Kube-registry-proxy which fixes timeout issue in kubernetes registry proxy. This docker image is configurable with the…
Kube-registry-proxy which fixes timeout issue in kubernetes registry proxy. This docker image is configurable with the following environment variables: IP, PORT, FWDPORT.
IP is a cluster ip of kubernetes-registry service. By default PORT & FWDPORT is 5000.
Once your shiny new Kubernetes cluster is up-and-running, one of the first things you’ll want to add is a local registry for storing private images. This is typically achieved using the official Kubernetes registry addon. Unfortunately, the official addon has a few shortcomings, especially with regards to security. In this post, I’ll describe these shortcomings, how they can be addressed, and point to a tool we’ve built that can help when setting up a registry.
Kubernetes offers an optional private Docker registry addon, which you can turn
on when you bring up a cluster or install later. This gives you a place to
store truly private Docker images for your cluster.
The private registry runs as a Pod in your cluster. It does not currently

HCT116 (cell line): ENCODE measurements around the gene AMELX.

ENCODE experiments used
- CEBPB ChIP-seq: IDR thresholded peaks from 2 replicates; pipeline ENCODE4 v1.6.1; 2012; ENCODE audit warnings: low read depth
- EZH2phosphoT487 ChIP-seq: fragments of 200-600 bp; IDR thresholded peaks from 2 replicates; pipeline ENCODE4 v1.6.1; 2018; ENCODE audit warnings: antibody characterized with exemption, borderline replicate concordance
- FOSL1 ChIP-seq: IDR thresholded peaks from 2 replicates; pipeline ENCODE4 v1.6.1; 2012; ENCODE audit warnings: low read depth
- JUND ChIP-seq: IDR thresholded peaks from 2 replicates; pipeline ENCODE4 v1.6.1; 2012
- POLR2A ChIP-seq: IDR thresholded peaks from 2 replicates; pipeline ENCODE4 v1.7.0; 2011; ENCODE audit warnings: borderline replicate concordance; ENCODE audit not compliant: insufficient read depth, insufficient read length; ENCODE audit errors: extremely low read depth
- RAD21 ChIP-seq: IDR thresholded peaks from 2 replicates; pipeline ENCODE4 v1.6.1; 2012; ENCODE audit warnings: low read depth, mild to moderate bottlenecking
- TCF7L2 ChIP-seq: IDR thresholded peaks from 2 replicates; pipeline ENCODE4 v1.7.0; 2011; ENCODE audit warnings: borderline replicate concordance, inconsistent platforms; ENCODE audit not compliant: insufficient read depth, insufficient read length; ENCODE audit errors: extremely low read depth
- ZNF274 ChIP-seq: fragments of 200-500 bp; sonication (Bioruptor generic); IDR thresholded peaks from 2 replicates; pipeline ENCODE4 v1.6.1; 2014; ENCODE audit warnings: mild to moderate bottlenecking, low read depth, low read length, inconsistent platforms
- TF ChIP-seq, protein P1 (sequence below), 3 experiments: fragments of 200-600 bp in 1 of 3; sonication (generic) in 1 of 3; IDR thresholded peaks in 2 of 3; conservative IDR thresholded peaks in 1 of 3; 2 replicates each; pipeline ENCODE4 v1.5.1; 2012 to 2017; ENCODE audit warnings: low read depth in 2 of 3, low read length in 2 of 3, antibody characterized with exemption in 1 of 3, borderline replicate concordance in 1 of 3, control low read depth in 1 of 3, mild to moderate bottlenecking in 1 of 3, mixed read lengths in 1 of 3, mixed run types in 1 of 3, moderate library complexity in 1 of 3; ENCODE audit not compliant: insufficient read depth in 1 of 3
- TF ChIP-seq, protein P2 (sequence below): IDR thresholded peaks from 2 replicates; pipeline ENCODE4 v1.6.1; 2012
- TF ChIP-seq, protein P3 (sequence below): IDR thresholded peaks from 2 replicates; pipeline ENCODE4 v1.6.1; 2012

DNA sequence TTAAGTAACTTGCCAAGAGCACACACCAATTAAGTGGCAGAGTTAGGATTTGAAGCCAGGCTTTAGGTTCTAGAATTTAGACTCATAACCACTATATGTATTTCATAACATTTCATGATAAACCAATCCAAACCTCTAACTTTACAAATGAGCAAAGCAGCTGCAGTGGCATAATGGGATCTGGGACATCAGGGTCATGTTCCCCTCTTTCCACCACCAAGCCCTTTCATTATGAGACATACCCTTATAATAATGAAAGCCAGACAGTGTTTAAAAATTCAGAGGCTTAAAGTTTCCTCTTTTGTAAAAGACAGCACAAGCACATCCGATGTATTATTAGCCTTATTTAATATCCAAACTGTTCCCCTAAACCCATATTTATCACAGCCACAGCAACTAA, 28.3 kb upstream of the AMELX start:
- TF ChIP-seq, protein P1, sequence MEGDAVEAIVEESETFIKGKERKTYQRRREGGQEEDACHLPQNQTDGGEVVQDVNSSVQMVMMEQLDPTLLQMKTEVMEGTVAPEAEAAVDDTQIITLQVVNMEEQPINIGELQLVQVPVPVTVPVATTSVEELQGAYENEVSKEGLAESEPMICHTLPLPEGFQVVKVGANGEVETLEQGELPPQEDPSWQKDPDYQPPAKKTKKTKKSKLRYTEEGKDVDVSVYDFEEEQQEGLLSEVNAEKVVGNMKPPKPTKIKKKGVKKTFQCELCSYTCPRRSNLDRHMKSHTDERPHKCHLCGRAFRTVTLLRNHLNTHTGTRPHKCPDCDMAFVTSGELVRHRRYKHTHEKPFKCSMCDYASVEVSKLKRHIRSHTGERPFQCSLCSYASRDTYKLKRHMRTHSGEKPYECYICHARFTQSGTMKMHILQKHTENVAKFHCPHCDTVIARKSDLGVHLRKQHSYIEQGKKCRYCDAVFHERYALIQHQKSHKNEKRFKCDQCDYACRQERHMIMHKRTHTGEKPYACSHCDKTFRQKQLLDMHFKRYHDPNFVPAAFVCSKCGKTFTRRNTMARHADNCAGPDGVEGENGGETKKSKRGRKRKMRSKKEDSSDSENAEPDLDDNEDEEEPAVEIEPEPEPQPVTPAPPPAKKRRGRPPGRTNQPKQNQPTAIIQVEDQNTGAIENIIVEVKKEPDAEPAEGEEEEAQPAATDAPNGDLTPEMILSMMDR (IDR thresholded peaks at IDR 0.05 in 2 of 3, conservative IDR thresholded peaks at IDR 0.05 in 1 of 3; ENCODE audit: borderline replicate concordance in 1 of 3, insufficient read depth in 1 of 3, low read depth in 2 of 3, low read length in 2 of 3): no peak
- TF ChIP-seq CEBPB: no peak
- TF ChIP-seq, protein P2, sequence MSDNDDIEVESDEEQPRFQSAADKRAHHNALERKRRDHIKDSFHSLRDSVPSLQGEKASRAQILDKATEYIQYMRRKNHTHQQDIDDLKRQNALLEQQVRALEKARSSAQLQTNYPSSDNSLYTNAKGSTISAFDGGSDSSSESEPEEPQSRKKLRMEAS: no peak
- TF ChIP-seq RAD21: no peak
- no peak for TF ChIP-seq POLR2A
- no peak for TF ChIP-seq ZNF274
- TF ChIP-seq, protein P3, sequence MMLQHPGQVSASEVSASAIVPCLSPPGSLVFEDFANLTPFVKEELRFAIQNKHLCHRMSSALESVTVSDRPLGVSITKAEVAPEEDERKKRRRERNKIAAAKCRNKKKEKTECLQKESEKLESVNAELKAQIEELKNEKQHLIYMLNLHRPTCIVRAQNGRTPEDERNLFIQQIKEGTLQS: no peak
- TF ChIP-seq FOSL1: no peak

support SSL or authentication, which triggers Docker’s “insecure registry”
logic. To work around this, we run a proxy on each node in the cluster,
exposing a port onto the node (via a hostPort), which Docker accepts as
“secure”, since it is accessed by localhost.
Some cluster installs (e.g. GCE) support this as a cluster-birth flag. The
ENABLE_CLUSTER_REGISTRY variable in cluster/gce/config-default.sh governs
whether the registry is run or not. To set this flag, you can specify
KUBE_ENABLE_CLUSTER_REGISTRY=true when running kube-up.sh. If your cluster
does not include this flag, the following steps should work. Note that some of
this is cloud-provider specific, so you may have to customize it a bit.
The primary job of the registry is to store data. To do that we have to decide
where to store it. For cloud environments that have networked storage, we can
use Kubernetes’s PersistentVolume abstraction.
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